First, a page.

Apple Blossom Time

Sargent crabapple

I hope this photo give some sense of the amazing bloom of the Sargent crabapple. It is  not 15 feet tall, but it is at least 15 feet wide and was planted about 15 years ago. It thrives in the Sunken Garden even though it is very wet in the spring.  It is now in full flower – almost a single tree-sized blossom at this point.

This apple tree, name unknown, produces apples but they are not the best apples I’ve ever eaten. I do use them in apple sauce and apple pie as part of the mix.  The tree usually takes a beating from the plow when it makes the turn in front of the house.

These apple blossoms are on  the Liberty semi dwarf tree in the ‘orchard’. All apple blossoms are so lovely. I hope they were open long enough to get pollinated.  Some of our trees are beginning to leaf out.  The grass looks as though we had a big wedding today.

Sprouted Wheat Bread

Sprouted wheat bread

Bread is the staff of life. I love making bread in general, especially in winter when the oven helps warm the house, but in preparation for my sprouting workshop at the Northampton Winterfare on Saturday, Jan. 9, I decided to make sprouted wheat whole wheat bread. I got a good recipe from the Sprout People website, and the result is delicious.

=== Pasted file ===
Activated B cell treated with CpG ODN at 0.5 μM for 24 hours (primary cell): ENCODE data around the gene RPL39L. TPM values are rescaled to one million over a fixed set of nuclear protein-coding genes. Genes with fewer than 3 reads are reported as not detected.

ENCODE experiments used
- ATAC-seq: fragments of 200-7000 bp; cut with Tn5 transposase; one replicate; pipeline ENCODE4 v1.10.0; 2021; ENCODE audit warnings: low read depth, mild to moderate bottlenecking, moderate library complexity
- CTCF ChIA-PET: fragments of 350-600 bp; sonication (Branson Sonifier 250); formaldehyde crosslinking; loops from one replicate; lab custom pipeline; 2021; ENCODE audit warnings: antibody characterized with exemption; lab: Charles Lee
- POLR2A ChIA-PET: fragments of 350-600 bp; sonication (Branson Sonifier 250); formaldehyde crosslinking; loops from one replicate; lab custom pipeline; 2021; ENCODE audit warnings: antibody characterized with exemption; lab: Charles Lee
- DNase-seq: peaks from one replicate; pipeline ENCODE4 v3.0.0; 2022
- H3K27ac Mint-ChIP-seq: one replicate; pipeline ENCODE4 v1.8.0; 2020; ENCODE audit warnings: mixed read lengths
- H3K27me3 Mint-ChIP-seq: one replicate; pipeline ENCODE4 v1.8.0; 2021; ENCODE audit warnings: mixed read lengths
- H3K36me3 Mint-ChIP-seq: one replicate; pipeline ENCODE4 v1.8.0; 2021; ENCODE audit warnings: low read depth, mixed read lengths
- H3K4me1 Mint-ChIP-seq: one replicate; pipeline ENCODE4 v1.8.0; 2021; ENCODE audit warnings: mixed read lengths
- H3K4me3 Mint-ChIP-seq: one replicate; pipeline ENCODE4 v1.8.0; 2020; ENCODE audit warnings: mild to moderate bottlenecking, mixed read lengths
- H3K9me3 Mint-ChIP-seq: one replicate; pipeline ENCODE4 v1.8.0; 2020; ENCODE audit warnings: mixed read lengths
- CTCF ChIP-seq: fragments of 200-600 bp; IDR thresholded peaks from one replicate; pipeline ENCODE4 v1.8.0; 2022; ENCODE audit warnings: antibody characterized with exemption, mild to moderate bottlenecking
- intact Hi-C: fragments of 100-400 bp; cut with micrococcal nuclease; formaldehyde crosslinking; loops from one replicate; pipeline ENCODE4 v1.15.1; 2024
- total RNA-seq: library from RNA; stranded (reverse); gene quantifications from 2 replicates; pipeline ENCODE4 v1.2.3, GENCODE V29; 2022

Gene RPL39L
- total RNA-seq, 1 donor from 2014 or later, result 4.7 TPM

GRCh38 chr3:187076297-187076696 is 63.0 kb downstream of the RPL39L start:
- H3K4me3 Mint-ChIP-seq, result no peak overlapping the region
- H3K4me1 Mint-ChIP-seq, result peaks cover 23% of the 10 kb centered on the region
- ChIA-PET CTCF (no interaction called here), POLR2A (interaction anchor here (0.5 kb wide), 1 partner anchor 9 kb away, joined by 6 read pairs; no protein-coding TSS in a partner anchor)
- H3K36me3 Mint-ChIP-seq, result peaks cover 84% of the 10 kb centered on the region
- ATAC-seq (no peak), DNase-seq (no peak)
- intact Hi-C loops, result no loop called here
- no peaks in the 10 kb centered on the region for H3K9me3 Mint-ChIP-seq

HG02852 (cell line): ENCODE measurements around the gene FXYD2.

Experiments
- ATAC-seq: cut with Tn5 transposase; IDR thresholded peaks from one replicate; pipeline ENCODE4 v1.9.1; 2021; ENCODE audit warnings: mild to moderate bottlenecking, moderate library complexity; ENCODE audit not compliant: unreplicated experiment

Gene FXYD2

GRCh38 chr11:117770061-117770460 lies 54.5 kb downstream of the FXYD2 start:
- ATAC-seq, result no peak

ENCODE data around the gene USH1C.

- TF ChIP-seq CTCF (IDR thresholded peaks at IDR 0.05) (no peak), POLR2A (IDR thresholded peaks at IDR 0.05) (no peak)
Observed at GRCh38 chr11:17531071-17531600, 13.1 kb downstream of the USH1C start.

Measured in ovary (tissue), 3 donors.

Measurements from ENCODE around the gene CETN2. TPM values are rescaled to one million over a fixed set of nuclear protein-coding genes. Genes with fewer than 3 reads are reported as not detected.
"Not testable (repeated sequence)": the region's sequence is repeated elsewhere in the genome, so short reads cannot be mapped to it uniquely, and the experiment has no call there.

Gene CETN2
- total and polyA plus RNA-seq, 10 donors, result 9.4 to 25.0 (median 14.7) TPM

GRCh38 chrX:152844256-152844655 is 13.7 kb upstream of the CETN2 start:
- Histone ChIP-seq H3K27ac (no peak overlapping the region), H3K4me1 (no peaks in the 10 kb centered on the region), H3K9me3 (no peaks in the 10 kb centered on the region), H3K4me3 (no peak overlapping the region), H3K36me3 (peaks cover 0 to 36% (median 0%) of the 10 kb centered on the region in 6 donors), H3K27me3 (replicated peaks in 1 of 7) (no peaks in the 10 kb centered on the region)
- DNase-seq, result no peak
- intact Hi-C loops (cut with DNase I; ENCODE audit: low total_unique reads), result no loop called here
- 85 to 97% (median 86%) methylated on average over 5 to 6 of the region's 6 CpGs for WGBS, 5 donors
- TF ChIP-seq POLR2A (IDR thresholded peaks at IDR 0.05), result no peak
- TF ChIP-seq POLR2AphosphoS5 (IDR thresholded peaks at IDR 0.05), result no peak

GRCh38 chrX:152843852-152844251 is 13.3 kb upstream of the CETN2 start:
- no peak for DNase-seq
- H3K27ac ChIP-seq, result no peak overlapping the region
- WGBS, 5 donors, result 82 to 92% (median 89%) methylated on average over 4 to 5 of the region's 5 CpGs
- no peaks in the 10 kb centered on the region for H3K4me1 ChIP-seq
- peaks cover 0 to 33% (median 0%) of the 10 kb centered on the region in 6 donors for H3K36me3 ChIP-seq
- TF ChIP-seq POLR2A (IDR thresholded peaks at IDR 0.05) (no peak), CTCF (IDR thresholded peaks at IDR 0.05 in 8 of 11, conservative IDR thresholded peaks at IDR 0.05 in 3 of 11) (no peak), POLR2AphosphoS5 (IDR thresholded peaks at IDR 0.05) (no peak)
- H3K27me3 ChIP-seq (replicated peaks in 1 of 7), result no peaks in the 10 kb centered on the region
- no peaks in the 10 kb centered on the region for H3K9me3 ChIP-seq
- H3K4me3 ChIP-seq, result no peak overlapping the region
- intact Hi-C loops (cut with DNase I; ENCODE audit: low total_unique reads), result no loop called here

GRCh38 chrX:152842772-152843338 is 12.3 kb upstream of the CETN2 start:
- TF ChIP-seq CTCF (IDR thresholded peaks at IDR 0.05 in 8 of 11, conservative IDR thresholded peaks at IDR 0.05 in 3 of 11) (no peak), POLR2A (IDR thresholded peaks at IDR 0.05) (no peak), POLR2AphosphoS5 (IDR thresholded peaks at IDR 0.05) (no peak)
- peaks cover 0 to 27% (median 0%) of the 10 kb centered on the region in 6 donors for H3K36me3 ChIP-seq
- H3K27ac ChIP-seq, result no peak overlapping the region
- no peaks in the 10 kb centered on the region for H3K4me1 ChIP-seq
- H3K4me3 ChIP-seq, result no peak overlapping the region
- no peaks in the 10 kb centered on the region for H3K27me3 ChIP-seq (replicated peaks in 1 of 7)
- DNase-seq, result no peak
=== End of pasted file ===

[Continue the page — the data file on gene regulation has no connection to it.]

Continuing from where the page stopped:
The recipe made two loaves. One, the prettier one, went into the freezer so I can bring it with me to the workshop. I sliced into the other loaf to test it and make sure it was workshop worthy.  It is!  I sat down with a strong cup of tea and bread slathered with butter and a friend’s homemade blackberry jam. Hard to say which was crunchier, the spouted wheat or the blackberry jam, but so delicious – and nutritious.  Did you know that when a seed sprouts the amount of vitamins and protein and fiber increase in an amazing way!
Sprouted Wheat on FoodistaSprouted Wheat